I want to thank my right hon. Friend the Secretary of State on two counts. First, our life expectancy has risen by 30 minutes or more since the debate started. If his calculation is correct, it enables us to understand why there is such a crisis facing pensions funding.
Secondly, I thank my right hon. Friend for reminding the House of the success of the pension credit scheme. This Government have redistributed more resources to the poorest pensioners than any Government since 1948, and the only sadness is that he has had to remind some Labour Members of the Government’s success in that regard. However, we know that the pension credit scheme, as currently constituted, cannot last in the longer term. That is why we need to debate the proposed reforms, and I want to raise three matters that will break up the consensus that has held sway since my life expectancy was extended by 30 minutes a short time ago.
My first point has to do with the Government’s approach to consensus. A sort of Judy Garland approach has taken over the contributions to the debate so far. The feeling appears to be that, if we just hold hands, we can tiptoe more quickly to the end of the rainbow and the great prize that is a political consensus.
I do not want to knock the importance of the House of Commons, but we do not play much of a part in the formation of consensus. That is formed by the people of this country—our voters. The last time that we thought we were so clever as to create a consensus was in respect of SERPS. It lasted all of five years, and I wonder whether the Government’s tax-financed pension proposals, as opposed to an investment-led approach, will last even that long.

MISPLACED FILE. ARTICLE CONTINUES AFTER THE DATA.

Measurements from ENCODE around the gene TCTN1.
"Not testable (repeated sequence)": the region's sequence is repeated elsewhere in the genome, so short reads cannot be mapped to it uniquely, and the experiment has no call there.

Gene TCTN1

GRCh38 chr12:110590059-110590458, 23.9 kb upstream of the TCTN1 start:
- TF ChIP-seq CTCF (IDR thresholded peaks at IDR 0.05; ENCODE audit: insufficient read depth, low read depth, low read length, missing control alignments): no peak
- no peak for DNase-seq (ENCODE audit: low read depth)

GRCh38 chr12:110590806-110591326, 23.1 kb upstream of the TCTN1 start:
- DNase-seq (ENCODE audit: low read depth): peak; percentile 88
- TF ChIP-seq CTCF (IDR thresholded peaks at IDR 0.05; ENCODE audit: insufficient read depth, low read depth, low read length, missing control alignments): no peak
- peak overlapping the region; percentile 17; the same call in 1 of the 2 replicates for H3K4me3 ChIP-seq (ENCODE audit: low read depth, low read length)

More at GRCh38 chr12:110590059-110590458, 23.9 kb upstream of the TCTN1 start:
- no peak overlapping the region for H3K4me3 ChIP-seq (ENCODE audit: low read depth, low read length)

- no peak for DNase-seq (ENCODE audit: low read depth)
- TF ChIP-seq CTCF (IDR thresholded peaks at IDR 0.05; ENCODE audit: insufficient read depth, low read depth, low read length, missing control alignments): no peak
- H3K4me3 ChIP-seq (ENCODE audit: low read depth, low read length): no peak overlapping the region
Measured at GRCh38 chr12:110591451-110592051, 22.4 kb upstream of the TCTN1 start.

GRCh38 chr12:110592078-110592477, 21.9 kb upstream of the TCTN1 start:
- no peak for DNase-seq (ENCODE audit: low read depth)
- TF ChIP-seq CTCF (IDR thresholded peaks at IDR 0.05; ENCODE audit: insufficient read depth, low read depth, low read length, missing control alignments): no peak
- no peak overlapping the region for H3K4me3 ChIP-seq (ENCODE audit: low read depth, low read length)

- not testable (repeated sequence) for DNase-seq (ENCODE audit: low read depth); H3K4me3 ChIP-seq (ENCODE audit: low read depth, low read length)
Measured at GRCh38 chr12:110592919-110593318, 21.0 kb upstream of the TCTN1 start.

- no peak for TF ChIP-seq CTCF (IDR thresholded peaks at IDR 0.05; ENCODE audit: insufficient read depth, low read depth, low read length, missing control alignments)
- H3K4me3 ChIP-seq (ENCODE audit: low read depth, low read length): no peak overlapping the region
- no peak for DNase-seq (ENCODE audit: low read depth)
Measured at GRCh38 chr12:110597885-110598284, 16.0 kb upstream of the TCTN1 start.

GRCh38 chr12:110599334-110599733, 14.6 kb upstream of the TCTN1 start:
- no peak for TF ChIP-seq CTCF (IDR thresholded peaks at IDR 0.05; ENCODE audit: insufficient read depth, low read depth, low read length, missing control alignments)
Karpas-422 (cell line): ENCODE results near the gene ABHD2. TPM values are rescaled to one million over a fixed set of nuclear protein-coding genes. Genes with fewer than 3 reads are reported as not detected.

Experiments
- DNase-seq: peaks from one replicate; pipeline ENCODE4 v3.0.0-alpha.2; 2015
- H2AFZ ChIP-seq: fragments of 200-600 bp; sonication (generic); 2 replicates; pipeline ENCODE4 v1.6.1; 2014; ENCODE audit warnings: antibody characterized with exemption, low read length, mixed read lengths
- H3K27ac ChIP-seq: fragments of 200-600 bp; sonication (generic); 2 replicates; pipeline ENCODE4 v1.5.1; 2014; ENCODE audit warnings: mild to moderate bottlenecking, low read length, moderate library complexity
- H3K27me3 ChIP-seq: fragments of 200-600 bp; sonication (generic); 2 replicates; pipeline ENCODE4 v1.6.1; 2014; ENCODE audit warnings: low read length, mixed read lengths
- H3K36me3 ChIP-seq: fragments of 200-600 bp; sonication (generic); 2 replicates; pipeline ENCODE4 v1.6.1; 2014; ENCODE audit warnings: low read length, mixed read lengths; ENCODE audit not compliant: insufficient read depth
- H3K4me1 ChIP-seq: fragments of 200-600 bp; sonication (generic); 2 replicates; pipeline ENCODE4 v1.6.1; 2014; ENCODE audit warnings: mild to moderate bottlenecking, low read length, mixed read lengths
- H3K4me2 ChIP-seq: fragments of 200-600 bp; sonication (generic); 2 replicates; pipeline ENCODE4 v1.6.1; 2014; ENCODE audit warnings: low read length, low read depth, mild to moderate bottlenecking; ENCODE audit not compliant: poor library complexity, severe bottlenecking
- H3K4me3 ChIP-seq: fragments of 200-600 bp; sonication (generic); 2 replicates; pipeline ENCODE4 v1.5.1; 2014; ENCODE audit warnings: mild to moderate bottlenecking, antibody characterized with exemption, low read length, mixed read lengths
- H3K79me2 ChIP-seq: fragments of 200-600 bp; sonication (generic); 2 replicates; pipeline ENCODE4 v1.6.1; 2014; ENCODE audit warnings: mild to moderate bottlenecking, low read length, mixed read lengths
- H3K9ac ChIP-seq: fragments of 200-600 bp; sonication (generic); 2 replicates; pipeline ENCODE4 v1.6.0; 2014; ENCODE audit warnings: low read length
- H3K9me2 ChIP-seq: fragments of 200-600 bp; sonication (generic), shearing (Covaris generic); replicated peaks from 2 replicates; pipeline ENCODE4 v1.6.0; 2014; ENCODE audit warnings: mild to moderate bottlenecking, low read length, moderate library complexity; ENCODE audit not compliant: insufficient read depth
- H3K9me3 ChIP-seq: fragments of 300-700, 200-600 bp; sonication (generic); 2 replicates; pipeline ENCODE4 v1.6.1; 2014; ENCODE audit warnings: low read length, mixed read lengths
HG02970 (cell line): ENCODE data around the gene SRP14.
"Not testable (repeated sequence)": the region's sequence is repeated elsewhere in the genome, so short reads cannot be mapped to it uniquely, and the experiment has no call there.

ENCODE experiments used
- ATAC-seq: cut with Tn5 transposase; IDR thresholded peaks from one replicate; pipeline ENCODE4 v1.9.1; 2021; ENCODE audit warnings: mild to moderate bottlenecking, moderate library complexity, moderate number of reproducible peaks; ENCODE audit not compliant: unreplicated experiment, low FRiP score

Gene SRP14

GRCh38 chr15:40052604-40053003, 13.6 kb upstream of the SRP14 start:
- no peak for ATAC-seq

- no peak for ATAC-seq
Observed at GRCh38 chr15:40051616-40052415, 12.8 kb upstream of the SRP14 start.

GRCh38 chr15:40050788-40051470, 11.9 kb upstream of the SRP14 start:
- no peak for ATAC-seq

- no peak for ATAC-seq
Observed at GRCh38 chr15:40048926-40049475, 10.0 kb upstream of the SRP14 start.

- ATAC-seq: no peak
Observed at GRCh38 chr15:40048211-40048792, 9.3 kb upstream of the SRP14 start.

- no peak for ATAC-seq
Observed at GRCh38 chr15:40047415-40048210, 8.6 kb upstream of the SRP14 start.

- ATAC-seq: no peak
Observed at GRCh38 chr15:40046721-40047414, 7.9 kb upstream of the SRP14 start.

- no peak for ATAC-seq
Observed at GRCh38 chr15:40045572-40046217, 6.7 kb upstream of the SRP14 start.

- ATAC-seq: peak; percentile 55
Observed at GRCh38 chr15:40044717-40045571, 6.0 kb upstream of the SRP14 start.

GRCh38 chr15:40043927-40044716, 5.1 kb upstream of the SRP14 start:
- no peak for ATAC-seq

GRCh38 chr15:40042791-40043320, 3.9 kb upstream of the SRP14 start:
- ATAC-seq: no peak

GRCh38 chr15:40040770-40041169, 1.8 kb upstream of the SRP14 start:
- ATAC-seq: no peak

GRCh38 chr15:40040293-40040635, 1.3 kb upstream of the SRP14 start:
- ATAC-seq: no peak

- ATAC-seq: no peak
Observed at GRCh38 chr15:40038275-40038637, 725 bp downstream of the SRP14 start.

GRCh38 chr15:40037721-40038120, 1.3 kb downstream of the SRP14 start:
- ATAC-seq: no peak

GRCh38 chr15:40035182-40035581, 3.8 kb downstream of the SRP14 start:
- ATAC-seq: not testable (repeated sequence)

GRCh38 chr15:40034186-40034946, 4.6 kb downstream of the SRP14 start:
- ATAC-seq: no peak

The choice being given to the electorate is to support the Government issuing some more IOUs for pension reform. They will not be paid now, but are to be redeemed by taxpayers in the future. However, Governments have issued such IOUs in the past, and we all know that they have not been so redeemed. The only consensus in this country since 1948 has been in favour of a modest basic state pension. In the early days, it was not linked to anything, although the subsequent link to prices has remained in place. So there is a sombre note for us. It is fine for us to talk in wonderful glowing terms about what we shall create and the consensus that will enforce it, but if we rely on a tax-financed model that consensus will not last long.
My first disappointment in the Government is that given the success of pension credit, and that for the first time they have managed to buy time when they have not also had to deal with reforms to help today’s poor pensioners, we chose the old tax-financed approach instead of building up rafts of investments. If we had adopted the investment-led approach, no politician would advocate changing the consensus. If one of us did, our colleagues would quickly drag us to the political knacker’s yard where we could safely be put out of our misery and our constituents’ pension investments would be left intact. That is my first note of caution.
Secondly, although the phrase “auto-enrolment” flows easily off the tongue, the Government are really introducing a toxic element in our occupational pension provision. There are already major changes because employers want to cut the costs of their pension commitments, and in the auto-enrolment proposals the Government’s natural wish to establish a floor will quickly become the ceiling. Employers who are paying between 15 and 40 per cent. of wages costs to occupational pension schemes could quickly decide to embrace the Government’s approach to auto-enrolment to reduce significantly their contributions to such schemes.